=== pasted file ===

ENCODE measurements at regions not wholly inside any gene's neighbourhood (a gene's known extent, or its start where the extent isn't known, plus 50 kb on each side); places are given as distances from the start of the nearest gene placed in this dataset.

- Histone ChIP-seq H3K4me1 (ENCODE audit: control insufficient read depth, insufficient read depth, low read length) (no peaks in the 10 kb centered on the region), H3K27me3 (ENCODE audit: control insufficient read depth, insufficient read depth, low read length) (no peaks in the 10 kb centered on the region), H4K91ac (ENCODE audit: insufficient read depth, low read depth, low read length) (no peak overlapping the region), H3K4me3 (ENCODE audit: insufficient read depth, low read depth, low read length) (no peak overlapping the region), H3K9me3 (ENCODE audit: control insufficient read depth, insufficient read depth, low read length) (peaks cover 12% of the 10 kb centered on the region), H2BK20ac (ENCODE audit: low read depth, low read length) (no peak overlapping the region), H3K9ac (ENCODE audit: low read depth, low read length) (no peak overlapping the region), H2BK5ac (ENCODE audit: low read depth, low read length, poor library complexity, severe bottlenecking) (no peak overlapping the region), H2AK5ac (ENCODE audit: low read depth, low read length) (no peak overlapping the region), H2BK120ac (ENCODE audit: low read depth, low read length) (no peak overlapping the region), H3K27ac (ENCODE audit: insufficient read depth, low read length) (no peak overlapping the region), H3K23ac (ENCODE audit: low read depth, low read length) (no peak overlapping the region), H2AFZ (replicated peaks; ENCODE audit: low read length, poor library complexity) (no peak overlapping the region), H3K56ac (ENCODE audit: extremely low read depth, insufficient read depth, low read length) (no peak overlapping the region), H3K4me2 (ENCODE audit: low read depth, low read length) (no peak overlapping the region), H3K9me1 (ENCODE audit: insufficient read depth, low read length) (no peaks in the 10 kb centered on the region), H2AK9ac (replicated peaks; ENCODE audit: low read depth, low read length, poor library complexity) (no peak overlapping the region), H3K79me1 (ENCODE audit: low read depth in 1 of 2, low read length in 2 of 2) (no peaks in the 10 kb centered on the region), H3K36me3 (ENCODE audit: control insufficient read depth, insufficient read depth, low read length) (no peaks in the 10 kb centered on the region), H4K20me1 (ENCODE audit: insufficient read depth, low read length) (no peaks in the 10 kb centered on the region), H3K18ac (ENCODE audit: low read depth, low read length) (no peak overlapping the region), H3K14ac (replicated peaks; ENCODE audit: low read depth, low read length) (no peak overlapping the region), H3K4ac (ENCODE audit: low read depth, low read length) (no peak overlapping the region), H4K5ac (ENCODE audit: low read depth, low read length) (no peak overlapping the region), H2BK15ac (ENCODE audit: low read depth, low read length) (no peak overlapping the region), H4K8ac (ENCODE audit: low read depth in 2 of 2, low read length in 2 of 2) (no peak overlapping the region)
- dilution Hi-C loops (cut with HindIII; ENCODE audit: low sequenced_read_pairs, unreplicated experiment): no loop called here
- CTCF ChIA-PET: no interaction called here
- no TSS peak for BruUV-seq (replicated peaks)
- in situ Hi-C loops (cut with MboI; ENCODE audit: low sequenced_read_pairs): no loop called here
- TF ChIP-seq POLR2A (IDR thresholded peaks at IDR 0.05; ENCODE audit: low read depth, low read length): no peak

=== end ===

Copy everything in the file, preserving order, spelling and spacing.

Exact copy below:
ENCODE measurements at regions not wholly inside any gene's neighbourhood (a gene's known extent, or its start where the extent isn't known, plus 50 kb on each side); places are given as distances from the start of the nearest gene placed in this dataset.

- Histone ChIP-seq H3K4me1 (ENCODE audit: control insufficient read depth, insufficient read depth, low read length) (no peaks in the 10 kb centered on the region), H3K27me3 (ENCODE audit: control insufficient read depth, insufficient read depth, low read length) (no peaks in the 10 kb centered on the region), H4K91ac (ENCODE audit: insufficient read depth, low read depth, low read length) (no peak overlapping the region), H3K4me3 (ENCODE audit: insufficient read depth, low read depth, low read length) (no peak overlapping the region), H3K9me3 (ENCODE audit: control insufficient read depth, insufficient read depth, low read length) (peaks cover 12% of the 10 kb centered on the region), H2BK20ac (ENCODE audit: low read depth, low read length) (no peak overlapping the region), H3K9ac (ENCODE audit: low read depth, low read length) (no peak overlapping the region), H2BK5ac (ENCODE audit: low read depth, low read length, poor library complexity, severe bottlenecking) (no peak overlapping the region), H2AK5ac (ENCODE audit: low read depth, low read length) (no peak overlapping the region), H2BK120ac (ENCODE audit: low read depth, low read length) (no peak overlapping the region), H3K27ac (ENCODE audit: insufficient read depth, low read length) (no peak overlapping the region), H3K23ac (ENCODE audit: low read depth, low read length) (no peak overlapping the region), H2AFZ (replicated peaks; ENCODE audit: low read length, poor library complexity) (no peak overlapping the region), H3K56ac (ENCODE audit: extremely low read depth, insufficient read depth, low read length) (no peak overlapping the region), H3K4me2 (ENCODE audit: low read depth, low read length) (no peak overlapping the region), H3K9me1 (ENCODE audit: insufficient read depth, low read length) (no peaks in the 10 kb centered on the region), H2AK9ac (replicated peaks; ENCODE audit: low read depth, low read length, poor library complexity) (no peak overlapping the region), H3K79me1 (ENCODE audit: low read depth in 1 of 2, low read length in 2 of 2) (no peaks in the 10 kb centered on the region), H3K36me3 (ENCODE audit: control insufficient read depth, insufficient read depth, low read length) (no peaks in the 10 kb centered on the region), H4K20me1 (ENCODE audit: insufficient read depth, low read length) (no peaks in the 10 kb centered on the region), H3K18ac (ENCODE audit: low read depth, low read length) (no peak overlapping the region), H3K14ac (replicated peaks; ENCODE audit: low read depth, low read length) (no peak overlapping the region), H3K4ac (ENCODE audit: low read depth, low read length) (no peak overlapping the region), H4K5ac (ENCODE audit: low read depth, low read length) (no peak overlapping the region), H2BK15ac (ENCODE audit: low read depth, low read length) (no peak overlapping the region), H4K8ac (ENCODE audit: low read depth in 2 of 2, low read length in 2 of 2) (no peak overlapping the region)
- dilution Hi-C loops (cut with HindIII; ENCODE audit: low sequenced_read_pairs, unreplicated experiment): no loop called here
- CTCF ChIA-PET: no interaction called here
- no TSS peak for BruUV-seq (replicated peaks)
- in situ Hi-C loops (cut with MboI; ENCODE audit: low sequenced_read_pairs): no loop called here
- TF ChIP-seq POLR2A (IDR thresholded peaks at IDR 0.05; ENCODE audit: low read depth, low read length): no peak